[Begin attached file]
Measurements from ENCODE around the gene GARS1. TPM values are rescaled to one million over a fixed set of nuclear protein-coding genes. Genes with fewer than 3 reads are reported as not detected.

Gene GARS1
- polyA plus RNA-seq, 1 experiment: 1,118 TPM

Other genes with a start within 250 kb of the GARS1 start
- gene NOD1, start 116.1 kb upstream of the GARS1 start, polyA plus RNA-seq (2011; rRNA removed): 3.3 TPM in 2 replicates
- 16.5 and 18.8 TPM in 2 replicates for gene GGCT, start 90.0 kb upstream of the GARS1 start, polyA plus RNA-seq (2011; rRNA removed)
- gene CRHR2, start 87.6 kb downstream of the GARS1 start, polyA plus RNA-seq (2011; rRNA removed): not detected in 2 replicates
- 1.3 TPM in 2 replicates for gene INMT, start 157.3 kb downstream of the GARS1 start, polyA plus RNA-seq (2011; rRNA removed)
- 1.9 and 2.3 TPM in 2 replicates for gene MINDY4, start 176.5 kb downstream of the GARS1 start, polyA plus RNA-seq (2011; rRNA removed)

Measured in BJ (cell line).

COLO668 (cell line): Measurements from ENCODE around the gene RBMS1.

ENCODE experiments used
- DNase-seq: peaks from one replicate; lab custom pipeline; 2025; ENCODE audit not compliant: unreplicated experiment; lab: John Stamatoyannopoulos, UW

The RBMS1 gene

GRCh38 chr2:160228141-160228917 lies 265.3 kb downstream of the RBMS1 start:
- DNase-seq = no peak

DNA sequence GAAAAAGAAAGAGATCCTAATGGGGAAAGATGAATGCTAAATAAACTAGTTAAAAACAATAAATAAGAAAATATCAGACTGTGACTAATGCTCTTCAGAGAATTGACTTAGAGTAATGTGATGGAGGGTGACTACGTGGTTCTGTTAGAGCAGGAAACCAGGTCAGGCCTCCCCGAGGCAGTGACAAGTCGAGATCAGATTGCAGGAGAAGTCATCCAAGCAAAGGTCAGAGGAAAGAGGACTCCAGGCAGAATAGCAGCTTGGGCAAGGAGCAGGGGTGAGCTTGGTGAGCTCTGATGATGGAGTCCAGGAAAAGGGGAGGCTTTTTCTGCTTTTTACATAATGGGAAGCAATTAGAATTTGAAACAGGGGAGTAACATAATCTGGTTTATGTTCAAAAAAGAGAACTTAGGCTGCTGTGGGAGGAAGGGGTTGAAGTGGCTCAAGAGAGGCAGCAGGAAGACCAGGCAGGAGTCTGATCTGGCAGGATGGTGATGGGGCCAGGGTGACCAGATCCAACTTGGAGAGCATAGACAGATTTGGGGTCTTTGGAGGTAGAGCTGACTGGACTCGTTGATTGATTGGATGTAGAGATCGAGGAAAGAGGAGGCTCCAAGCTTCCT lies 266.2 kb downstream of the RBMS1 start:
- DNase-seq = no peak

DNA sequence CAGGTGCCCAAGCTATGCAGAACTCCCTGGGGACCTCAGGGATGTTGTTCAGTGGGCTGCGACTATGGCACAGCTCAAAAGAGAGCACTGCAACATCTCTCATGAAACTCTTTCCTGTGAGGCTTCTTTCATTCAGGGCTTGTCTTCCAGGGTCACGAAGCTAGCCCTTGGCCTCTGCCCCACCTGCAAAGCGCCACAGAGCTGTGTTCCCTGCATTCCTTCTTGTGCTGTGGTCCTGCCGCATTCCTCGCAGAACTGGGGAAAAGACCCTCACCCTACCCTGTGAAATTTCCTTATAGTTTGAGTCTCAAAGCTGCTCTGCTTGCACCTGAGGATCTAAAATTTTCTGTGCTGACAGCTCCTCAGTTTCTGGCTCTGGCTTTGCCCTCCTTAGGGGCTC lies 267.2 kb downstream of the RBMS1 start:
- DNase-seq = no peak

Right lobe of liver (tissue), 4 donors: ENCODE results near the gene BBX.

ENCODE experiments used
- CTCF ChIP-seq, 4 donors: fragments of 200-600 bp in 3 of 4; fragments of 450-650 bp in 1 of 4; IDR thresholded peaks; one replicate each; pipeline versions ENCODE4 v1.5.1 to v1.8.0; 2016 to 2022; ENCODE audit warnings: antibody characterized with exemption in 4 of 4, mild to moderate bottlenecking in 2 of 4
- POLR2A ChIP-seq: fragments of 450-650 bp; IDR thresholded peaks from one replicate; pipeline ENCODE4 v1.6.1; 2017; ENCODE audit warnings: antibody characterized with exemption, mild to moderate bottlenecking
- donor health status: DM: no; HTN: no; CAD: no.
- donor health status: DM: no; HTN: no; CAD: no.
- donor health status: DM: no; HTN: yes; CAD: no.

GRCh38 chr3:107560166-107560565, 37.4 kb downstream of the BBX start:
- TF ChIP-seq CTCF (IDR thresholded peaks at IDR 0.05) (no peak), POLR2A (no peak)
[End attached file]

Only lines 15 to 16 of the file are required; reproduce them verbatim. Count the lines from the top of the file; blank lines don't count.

GRCh38 chr2:160228141-160228917 lies 265.3 kb downstream of the RBMS1 start:
- DNase-seq = no peak